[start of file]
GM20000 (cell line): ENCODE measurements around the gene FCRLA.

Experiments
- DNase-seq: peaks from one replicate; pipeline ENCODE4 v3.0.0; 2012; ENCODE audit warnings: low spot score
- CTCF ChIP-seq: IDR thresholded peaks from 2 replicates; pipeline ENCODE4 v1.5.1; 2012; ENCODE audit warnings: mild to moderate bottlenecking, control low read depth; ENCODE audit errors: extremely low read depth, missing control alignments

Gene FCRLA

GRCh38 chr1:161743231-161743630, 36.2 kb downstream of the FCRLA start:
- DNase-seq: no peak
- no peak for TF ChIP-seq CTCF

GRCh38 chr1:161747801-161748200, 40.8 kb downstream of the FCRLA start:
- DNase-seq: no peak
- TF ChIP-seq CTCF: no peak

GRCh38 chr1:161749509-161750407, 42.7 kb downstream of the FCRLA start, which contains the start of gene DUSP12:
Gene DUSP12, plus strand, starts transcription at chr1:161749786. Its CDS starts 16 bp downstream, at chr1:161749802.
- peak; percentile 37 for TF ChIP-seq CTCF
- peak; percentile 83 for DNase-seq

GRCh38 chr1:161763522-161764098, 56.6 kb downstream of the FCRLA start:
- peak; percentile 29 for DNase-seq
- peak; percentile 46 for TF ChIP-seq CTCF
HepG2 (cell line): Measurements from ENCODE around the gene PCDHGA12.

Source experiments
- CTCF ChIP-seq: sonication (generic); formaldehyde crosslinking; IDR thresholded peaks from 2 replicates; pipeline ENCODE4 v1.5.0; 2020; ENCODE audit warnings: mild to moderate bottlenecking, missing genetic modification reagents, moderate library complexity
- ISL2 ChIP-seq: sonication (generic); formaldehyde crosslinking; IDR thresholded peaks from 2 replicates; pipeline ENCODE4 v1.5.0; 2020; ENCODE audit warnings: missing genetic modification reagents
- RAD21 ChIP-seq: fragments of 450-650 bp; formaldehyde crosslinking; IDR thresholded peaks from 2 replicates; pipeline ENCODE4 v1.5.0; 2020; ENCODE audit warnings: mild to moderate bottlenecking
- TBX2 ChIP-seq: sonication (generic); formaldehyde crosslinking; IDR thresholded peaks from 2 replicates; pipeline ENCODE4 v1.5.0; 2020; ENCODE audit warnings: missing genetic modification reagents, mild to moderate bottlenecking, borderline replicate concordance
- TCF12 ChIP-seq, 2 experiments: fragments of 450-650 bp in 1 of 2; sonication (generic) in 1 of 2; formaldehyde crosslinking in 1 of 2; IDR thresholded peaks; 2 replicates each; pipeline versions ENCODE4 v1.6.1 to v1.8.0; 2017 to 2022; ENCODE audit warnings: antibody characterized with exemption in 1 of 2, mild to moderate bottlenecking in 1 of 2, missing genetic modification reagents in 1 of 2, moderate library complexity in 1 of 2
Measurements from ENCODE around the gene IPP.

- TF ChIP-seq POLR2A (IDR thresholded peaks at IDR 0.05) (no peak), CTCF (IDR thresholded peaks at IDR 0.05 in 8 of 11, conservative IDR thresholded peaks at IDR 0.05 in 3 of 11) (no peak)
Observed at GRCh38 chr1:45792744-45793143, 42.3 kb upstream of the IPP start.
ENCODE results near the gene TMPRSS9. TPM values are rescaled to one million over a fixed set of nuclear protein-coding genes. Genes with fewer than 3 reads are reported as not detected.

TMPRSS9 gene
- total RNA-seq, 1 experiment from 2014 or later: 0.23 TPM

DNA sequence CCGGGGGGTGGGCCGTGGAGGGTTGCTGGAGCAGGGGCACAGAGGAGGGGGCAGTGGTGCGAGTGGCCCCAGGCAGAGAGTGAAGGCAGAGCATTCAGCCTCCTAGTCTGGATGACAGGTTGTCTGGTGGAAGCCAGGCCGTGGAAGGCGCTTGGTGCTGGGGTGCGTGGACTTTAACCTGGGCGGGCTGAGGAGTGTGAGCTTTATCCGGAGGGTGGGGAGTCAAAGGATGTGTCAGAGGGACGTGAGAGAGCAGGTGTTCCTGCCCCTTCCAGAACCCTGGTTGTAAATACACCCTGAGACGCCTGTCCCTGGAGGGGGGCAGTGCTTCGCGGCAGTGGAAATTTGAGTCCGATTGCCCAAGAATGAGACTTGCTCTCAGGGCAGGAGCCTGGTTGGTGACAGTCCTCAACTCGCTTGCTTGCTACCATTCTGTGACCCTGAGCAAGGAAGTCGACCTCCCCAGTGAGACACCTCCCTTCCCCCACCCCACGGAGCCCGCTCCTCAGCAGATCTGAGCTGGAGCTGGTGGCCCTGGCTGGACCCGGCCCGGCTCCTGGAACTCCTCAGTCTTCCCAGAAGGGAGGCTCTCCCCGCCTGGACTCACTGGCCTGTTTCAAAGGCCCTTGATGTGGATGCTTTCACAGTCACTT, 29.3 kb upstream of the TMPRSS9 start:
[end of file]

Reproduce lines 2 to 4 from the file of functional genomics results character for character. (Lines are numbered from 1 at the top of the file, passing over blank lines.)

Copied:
Experiments
- DNase-seq: peaks from one replicate; pipeline ENCODE4 v3.0.0; 2012; ENCODE audit warnings: low spot score
- CTCF ChIP-seq: IDR thresholded peaks from 2 replicates; pipeline ENCODE4 v1.5.1; 2012; ENCODE audit warnings: mild to moderate bottlenecking, control low read depth; ENCODE audit errors: extremely low read depth, missing control alignments